When the French Take Politics Into the Bedroom - OZY | A Modern Media Company

When the French Take Politics Into the Bedroom

When the French Take Politics Into the Bedroom

By Fiona Zublin


Would you really have sex with someone who disagrees with you about politics? 

By Fiona Zublin

One of the best things about 2017 not being an election year in the U.S. is the cessation of all those stories about couples fighting over voting for different candidates. Still waiting for the one that explains how Kim Kardashian, a Clinton supporter, reconciled Kanye West’s favorable comments about Donald Trump, by the way. But not everyone is letting politics get in the way of knocking berets. In fact …

88 percent of French people on the extreme left say they wouldn’t date someone with whom they disagree politically. But that number drops to 59 percent for the extreme right. 

So much for the tolerant left. Meanwhile, among the general population, 62 percent say they wouldn’t bang it out with a member of the National Front, while only 52 percent would say no to a member of the extreme left. The survey, conducted by French libertine dating site Wyylde, went much deeper, though, and found that ideals don’t always translate to reality and about 80 percent of respondents had partnered at some point with someone they didn’t agree with politically.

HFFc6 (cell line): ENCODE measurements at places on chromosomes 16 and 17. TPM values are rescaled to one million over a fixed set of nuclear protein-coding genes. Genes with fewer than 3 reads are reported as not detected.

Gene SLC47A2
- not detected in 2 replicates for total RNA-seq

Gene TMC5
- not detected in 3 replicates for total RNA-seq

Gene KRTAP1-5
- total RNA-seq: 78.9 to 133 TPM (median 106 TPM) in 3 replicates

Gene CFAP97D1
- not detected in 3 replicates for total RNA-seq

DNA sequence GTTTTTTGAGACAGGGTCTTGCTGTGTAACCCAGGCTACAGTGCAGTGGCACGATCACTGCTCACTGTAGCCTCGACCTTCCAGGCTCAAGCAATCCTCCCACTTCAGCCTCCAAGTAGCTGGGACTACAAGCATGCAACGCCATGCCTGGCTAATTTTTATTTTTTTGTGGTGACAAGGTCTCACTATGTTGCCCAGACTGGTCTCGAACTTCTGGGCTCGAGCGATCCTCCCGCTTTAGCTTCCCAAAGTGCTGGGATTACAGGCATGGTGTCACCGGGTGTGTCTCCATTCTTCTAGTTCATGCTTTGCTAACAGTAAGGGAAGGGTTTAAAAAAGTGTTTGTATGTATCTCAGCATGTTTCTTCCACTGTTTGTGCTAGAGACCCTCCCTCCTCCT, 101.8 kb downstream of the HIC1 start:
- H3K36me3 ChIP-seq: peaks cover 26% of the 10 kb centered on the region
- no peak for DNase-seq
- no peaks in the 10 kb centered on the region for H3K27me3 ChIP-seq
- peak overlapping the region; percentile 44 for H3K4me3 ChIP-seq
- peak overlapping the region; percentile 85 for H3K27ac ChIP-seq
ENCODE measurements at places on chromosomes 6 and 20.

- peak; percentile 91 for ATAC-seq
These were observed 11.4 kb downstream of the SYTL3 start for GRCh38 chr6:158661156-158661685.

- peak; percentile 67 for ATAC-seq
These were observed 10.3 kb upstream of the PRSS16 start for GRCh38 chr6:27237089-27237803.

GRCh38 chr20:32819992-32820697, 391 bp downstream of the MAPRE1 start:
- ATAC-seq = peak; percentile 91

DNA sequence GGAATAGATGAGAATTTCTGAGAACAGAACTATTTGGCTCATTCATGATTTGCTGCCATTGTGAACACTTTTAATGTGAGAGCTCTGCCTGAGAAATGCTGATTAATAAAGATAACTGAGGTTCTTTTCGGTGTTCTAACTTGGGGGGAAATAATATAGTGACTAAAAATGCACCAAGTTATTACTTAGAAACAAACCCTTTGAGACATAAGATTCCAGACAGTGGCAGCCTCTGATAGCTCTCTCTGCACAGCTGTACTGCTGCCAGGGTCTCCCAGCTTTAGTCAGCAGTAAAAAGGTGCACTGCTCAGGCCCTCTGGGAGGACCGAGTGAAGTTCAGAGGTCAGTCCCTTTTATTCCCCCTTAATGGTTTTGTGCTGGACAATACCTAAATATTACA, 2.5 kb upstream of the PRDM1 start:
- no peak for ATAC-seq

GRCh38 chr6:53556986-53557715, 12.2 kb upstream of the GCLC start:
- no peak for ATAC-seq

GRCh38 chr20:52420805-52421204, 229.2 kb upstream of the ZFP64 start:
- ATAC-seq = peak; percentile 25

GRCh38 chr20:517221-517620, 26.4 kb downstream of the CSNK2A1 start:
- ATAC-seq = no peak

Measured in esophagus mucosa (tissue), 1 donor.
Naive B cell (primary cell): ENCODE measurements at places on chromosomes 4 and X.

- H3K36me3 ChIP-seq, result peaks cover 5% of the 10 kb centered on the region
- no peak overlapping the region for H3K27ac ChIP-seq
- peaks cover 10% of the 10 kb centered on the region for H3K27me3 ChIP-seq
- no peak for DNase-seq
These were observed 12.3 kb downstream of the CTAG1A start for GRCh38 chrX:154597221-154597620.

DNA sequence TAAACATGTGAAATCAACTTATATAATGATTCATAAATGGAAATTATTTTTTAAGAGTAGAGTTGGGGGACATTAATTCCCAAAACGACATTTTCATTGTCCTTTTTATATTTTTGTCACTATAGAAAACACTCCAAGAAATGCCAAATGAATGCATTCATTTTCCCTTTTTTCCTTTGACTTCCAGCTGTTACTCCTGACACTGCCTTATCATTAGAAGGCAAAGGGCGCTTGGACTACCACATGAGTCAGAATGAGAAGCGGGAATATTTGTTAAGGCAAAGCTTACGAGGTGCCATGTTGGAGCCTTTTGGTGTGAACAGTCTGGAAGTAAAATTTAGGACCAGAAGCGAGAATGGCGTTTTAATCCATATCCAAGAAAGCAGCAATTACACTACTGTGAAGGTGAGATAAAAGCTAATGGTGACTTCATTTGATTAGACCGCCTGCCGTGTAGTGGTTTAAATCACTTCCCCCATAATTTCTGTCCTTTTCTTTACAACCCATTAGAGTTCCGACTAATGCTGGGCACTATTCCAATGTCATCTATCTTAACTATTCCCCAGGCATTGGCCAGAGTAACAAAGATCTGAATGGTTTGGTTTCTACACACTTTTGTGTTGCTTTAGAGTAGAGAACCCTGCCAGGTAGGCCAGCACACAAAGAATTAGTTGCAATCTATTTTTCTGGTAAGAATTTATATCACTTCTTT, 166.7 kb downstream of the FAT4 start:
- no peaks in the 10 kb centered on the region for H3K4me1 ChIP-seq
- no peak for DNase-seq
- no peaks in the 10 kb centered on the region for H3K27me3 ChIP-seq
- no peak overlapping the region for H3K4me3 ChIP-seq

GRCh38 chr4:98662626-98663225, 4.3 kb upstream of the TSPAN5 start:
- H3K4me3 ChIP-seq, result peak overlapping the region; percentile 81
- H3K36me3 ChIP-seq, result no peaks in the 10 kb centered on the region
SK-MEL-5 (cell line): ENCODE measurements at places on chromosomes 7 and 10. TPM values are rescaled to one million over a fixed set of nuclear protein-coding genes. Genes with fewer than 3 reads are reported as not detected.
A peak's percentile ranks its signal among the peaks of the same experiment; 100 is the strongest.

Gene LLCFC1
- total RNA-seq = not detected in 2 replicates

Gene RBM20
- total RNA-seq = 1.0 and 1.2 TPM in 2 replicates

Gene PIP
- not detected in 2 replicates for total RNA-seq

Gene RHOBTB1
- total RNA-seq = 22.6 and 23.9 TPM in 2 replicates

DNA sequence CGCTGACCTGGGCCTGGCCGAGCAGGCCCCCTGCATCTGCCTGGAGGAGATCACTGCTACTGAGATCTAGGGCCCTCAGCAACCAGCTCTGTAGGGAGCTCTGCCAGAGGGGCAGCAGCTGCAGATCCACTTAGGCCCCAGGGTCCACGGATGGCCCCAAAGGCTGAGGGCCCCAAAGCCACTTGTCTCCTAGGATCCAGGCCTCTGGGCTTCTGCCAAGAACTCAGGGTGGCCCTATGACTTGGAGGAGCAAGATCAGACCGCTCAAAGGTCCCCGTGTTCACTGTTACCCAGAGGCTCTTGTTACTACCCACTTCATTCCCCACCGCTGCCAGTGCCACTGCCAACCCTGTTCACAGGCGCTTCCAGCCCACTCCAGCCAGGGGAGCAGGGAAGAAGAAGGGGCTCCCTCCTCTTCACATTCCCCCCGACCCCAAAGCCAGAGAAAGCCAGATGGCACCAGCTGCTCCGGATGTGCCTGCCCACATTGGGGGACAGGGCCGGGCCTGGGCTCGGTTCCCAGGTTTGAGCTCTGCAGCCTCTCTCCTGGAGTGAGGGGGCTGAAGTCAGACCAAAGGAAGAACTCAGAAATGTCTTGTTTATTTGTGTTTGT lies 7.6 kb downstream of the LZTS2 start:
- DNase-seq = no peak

To be sure, even in these divisive and tumultuous times, there are other things to think about. Location is key to dating, says Shannon Ong, CEO of dating app the Catch, which allows female users to ask men detailed questions and communicate only with those who give satisfactory answers. So deeply red and blue states tend to presort people politically anyway. “Millennials aren’t so much left or right,” Ong says, but they do focus on issues, like abortion, that can be deal breakers and are highly politicized. Rarely do people on the Catch go for political questions.

Maybe they don’t want to know. A full 9 percent of respondents to the Wyylde survey didn’t know their own spouse’s political leanings, and 29 percent said they didn’t know whom their spouse planned to vote for in May’s presidential election. If you’re going for an ideologically dissonant relationship, the numbers say, they’re overrepresented among centrists, the young — who don’t know any better — and in relationships that have lasted less than a year. Maybe it’s harder for such couplings to survive an election. 

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